If Nero was the beast, and the Roman siege of Jerusalem marked the time of Christ’s mystical return, then what kind of dominion was “taken away” from all the long line of tyrants that have equaled or exceeded the power and cruelty of the Caesars? This doesn’t appear to justify the interpretation that the dominion of the beasts has been taken away. From the time that John wrote his Revelation, a sixth beast was present, and another, the worst of all, was still to come (Rev 17:10).
If we suppose that the post-Constantine church seemed momentarily to bear rule over many of the kingdoms of the earth, we should also remember that the time of the church’s greatest temporal dominion was also the time of its greatest apostasy. This episode of history displayed nothing of the kind of dominion that God promises His persecuted people at the end of a final great tribulation. Sometimes what appears success is really judgment.
No, the “dominion” spoken of in Dan 7 comes to the saints only AFTER the destruction of the beast (compare the nearly identical language in Dan 7:11 with Rev 19:20). In John’s Revelation, the first resurrection follows the destruction of the beast (Rev 20:4). Paul quotes Daniel verbatim to show that the willful king of Dan 11:36-37 is the ‘man of sin’ that Christ destroys at His return (2Thes 2:3-4, 8). In Daniel, he’s the one who brings the tribulation that ends in the resurrection (Dan 7:25; 11:31-36; 12:1-2, 7 with Rev 11:2; 13:5). “This” is when the saints possess the kingdom, and not before. Only then, when “the beast is destroyed and his body given to the burning flame” (Dan 7:11), do the saints rule and reign with Christ for a thousand years (Dan 2:44; 7:13-14; Rev 20:4).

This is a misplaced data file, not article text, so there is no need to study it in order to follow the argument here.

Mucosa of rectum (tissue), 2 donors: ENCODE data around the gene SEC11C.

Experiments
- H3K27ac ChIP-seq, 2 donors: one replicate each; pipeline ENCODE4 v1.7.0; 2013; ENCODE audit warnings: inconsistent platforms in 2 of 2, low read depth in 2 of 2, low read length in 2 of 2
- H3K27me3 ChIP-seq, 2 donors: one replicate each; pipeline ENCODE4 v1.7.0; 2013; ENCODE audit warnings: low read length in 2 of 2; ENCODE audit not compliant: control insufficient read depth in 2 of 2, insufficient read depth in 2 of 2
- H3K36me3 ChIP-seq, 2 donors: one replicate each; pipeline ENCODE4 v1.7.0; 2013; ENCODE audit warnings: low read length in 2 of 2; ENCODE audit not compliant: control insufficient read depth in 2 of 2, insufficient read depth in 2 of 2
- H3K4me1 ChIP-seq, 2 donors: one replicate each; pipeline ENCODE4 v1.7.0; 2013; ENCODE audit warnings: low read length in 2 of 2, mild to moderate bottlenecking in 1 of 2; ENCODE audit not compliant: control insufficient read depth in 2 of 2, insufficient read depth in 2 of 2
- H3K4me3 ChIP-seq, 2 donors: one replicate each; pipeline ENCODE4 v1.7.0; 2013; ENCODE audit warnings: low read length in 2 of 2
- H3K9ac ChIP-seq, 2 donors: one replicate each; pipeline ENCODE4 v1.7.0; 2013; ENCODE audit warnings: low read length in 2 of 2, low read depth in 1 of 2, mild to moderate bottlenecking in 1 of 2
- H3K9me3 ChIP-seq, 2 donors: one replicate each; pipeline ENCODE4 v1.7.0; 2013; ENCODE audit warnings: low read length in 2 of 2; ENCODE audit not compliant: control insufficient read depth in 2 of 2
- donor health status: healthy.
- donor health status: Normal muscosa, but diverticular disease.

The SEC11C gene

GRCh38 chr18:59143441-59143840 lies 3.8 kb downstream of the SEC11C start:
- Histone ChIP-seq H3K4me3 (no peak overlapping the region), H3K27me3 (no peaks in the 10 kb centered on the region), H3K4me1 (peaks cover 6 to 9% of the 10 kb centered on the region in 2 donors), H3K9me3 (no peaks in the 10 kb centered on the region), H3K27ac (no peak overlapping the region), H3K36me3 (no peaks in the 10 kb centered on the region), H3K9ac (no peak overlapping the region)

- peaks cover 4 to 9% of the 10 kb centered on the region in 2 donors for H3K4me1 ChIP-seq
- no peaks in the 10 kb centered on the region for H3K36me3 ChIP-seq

It is true that we have been translated into the kingdom of His dear Son, and “in Him” we are sit down in heavenly places, far above all principality and power. In Him, we have victory over fear and death, despite all kinds of tribulation. But as to the public enforcement of His rule, we must say that “now we see not yet all things put under Him” (Heb 2:8). There is still a “not yet” of future fulfillment that is not fully enforced until His return in glory. That is the blessed hope. It’s not here yet. Only then, at His appearing, will the spirit of Antichrist that has reached final embodiment in the ‘man of sin’, be finally destroyed. Only at the sounding of the last trumpet will the “mystery of God be finished” and “the kingdoms of this world become the kingdom of our God and His Christ” (Rev 10:7; 11:15, 17-18). “Which in His times shall show, who is the blessed and only Potentate, the King of kings, and Lord of lords” (1Tim 6:15).
Dominionism is a fair weather theology that is destined to wither with the blast of real poverty and persecution. It is philosophically bound to find apocalyptic futurism its worst theological nemesis. It requires an overly realized eschatology that emphasizes only the “already” of NT fulfillment, while it neglects or denies the “not yet” of the early church’s well documented expectation of Christ’s post-tribulational return to destroy the Antichrist.